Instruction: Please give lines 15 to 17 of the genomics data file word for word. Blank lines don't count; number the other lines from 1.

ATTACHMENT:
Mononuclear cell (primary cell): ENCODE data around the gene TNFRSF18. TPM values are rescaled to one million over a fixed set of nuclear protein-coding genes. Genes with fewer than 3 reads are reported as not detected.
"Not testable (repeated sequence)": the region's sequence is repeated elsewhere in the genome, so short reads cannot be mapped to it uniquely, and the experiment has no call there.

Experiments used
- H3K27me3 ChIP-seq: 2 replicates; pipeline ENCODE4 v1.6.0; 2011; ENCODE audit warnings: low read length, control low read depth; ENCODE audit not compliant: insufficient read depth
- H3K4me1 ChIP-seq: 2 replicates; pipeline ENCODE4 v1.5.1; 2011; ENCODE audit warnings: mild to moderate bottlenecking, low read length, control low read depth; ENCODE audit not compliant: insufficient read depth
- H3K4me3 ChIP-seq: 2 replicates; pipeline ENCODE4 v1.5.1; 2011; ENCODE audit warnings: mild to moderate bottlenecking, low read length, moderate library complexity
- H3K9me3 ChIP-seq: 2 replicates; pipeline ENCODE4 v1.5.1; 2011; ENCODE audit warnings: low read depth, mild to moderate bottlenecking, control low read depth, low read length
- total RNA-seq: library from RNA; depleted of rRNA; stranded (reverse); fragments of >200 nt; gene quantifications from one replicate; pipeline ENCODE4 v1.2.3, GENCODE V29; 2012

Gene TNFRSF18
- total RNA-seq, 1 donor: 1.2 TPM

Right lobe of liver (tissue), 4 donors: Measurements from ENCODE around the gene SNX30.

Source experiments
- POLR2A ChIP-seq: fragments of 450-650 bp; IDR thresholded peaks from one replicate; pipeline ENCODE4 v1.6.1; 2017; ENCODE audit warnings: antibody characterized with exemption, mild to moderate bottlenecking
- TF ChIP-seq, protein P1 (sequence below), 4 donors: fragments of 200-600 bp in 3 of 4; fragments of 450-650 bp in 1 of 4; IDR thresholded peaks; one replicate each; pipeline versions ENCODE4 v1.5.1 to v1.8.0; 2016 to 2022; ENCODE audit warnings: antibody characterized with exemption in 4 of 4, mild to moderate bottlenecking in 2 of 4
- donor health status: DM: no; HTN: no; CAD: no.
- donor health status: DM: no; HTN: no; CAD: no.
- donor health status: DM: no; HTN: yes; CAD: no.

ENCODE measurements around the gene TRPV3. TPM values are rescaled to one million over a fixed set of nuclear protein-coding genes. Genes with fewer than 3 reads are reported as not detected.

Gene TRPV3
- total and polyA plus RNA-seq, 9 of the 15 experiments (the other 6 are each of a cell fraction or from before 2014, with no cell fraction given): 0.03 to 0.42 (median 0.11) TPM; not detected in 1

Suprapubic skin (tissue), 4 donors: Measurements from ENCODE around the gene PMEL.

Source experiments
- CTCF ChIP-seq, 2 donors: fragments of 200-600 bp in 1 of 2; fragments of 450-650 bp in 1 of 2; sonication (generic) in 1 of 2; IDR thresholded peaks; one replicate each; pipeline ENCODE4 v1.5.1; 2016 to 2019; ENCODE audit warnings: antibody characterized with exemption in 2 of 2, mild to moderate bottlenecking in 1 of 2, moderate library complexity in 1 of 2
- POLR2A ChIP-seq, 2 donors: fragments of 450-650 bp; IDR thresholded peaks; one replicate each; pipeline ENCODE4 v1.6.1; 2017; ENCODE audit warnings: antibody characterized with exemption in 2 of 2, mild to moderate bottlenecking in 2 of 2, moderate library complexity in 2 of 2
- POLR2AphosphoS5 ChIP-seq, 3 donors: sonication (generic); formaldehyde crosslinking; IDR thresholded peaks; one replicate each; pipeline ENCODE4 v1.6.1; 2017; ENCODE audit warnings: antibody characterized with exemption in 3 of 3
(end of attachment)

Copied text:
- donor health status: DM: no; HTN: no; CAD: no.
- donor health status: DM: no; HTN: no; CAD: no.
- donor health status: DM: no; HTN: yes; CAD: no.